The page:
“Talk me down, Sherri,” she whispered. “Hurry up. Talk me off the ledge before I injure my husband.”
“What’s going on?” I asked. “And most of all, if you have a weapon in your hand, put it down!”
“We both have the flu,” she said with a loud sigh. “Well, let me rephrase that. I have the flu. But of course, ‘Baby Huey’ is convinced that he has malaria.”
Well, it wasn’t really necessary for her to go into all the details. After all, I’ve divorced a few Baby Huey types. I know that secret urge to place a pillow over a man’s whiny face ... and then sit on it.
“Actually, I am puking a lot more than he is,” my friend snapped. “But guess who is being the nurse? Yeah, me. The only person in the house who is dealing with the problem of projectile vomiting.”
That conversation reminded me of one of my ex-husbands, who I loathed.
Due to endometriosis, I always felt like hell for at least two weeks out of every month. But I dealt with it. I went to work, anyway. I cooked and cleaned and did laundry, anyway. But then came the day that my big baby spouse came home with the stomach flu, while I suffered the purgatory of PMS.
“My tummy is upset,” he sniffled.
“Do not say ‘tummy,’ ” I growled. “It makes me want to harm you. Grown men don’t say ‘tummy,’ you big sissy.”
“Will you get me some soup?” he wailed.
“Love to,” I grumbled. “I’ll just sprinkle it with arsenic for taste.”
“Nothing,” I smiled. But as I stirred the soup, I thought about beating his hind end off with the wooden spoon. I thought about standing back, with my hands on my hips, and saying something like, ‘Well, it looks like I might have broken your nose with this out-of-control spoon. Now you have something to boo hoo about.”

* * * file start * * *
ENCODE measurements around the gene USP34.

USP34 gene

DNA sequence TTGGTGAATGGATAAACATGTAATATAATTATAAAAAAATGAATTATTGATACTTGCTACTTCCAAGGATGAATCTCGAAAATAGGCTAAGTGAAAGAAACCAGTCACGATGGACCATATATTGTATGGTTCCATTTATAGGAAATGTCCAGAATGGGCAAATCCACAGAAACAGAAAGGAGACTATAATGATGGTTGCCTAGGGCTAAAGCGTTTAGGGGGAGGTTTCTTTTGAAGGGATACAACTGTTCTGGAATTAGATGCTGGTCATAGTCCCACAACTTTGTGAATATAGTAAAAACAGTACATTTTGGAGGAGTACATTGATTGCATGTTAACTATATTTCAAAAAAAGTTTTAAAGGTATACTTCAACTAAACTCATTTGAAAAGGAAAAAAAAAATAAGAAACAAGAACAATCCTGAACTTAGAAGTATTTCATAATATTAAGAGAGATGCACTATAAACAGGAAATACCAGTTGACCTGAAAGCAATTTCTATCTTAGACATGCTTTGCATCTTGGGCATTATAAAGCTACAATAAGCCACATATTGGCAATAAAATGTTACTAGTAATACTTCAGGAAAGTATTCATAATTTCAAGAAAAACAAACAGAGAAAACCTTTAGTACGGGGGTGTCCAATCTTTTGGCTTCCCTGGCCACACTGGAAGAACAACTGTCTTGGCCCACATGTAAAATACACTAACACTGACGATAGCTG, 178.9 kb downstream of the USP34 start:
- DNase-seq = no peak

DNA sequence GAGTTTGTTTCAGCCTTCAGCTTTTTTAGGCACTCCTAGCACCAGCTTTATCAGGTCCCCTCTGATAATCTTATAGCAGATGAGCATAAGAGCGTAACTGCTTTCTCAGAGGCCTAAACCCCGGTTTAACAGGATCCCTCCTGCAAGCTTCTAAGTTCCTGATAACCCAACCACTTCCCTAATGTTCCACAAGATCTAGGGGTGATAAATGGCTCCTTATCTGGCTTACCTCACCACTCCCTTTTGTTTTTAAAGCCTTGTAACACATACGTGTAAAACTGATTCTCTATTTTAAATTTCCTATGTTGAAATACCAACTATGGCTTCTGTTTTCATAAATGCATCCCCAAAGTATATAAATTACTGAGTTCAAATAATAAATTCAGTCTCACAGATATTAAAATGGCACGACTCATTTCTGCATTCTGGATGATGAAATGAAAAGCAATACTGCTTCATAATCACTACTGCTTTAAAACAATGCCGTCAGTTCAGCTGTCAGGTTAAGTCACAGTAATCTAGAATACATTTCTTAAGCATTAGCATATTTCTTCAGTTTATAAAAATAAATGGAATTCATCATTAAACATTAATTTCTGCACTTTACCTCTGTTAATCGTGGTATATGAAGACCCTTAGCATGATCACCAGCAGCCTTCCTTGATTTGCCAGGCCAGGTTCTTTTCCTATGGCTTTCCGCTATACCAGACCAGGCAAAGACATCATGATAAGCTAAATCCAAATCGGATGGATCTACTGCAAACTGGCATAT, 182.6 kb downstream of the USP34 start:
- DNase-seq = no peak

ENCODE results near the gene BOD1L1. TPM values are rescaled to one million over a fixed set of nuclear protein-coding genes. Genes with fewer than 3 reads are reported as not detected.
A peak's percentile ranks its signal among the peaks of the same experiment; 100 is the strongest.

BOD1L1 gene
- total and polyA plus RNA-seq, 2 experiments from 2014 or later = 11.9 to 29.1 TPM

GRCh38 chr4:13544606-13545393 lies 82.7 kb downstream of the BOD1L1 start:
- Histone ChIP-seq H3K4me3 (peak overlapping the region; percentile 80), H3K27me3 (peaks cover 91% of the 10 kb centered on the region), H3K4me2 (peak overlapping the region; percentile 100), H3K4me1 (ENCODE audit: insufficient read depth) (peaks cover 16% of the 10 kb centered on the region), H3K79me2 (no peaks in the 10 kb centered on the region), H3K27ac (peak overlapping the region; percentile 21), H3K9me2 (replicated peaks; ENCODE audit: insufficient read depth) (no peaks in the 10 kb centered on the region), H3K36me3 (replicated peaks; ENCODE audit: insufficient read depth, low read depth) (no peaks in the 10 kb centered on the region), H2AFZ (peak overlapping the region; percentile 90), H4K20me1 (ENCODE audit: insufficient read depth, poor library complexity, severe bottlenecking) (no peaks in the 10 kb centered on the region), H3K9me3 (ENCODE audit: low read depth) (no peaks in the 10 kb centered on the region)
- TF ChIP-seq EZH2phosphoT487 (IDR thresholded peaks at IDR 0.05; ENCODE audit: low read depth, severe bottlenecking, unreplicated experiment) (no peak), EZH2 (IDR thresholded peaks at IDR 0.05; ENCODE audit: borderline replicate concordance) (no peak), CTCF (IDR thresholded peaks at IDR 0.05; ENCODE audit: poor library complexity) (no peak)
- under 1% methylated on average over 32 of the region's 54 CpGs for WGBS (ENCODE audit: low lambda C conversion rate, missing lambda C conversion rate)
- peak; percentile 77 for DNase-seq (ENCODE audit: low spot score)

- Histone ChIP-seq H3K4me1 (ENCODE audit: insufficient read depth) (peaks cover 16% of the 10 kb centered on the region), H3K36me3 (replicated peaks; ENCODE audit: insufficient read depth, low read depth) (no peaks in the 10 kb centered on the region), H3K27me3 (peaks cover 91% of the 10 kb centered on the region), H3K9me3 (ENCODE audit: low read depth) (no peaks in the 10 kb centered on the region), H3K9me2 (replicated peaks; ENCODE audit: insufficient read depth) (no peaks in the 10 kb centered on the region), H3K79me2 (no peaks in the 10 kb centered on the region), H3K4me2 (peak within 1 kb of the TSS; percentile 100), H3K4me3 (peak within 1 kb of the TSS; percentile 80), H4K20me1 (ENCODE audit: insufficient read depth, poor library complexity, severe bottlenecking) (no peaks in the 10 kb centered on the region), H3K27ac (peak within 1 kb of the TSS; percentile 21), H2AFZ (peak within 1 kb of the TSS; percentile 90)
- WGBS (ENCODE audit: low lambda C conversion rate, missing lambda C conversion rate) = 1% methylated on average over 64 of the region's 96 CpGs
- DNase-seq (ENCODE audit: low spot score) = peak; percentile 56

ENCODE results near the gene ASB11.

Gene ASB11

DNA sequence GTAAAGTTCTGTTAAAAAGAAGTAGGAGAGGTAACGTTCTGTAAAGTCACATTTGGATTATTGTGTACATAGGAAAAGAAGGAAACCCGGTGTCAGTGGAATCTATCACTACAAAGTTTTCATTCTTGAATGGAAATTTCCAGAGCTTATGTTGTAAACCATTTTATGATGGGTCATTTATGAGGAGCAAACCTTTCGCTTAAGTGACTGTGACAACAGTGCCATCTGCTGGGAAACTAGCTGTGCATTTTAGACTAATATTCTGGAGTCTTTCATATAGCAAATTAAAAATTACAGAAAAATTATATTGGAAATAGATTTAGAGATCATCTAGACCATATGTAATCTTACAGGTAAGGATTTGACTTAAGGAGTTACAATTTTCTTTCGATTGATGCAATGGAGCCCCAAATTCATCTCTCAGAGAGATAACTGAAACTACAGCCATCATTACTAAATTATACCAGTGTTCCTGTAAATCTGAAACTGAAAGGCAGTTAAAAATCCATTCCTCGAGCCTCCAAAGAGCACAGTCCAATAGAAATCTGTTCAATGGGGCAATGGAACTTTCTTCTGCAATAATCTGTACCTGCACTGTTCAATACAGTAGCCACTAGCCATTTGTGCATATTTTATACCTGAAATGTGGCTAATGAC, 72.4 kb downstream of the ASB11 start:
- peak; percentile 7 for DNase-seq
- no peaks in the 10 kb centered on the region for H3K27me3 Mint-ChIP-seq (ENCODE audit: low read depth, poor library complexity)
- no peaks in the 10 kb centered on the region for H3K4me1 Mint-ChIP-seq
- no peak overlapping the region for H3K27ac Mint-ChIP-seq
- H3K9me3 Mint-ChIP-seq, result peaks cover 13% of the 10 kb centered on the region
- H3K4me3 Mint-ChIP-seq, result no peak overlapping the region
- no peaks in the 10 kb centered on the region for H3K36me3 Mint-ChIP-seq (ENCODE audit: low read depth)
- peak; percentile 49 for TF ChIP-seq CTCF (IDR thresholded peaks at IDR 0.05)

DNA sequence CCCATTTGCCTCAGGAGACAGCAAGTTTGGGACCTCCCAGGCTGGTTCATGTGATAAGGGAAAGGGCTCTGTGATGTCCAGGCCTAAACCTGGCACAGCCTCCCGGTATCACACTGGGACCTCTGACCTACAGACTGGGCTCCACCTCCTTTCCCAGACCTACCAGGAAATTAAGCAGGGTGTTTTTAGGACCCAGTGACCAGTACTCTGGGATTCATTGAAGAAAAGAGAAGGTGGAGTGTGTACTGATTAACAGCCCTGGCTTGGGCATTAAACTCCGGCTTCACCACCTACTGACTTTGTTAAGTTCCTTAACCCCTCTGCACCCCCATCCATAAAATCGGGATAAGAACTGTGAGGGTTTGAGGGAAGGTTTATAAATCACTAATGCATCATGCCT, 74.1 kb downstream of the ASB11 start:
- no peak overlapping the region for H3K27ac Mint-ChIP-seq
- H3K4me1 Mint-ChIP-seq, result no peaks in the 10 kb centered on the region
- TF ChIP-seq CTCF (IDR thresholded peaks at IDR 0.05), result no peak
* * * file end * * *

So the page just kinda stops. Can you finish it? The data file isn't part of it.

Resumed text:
“I am so sick,” he whined. “I’m dizzy. And I have severe stomach pains. I might need to go to the hospital.”
I rolled my eyes so many times, I’m surprised they didn’t get stuck staring upward at my eyebrows.
“I’m also chafed,” he said in a tearful voice.
“Chafed?” I stared at him, with my face contorted in one of my best, “You disgust me” expressions.
“Yes, chafed,” he said. “You know – down there.”
Maybe a swift kick down there would solve the problem? I stomped into the bathroom and returned with a container of powder.
“Do not ask me to powder your chafed areas,” I said firmly. “It won’t end well. You’ll be sorry. You won’t have anything down there anymore that could be chafed.”
“Oh my gosh ...” horrified, he pointed at the floor. “What’s that?”
I looked down. “Oh that? Well that’s just my uterus falling out. But let’s not worry about me and my poor old womb. Let’s worry about how you and your icky tummy and your nasty chafing problem.”
A former Southsider and an award-winning journalist and humor writer, Sherri Coner resides in southwest Florida. To learn about her books for women and to join her on Facebook, visit www.sherriconer.com. She also speaks to women’s groups. Email firstname.lastname@example.org for more information.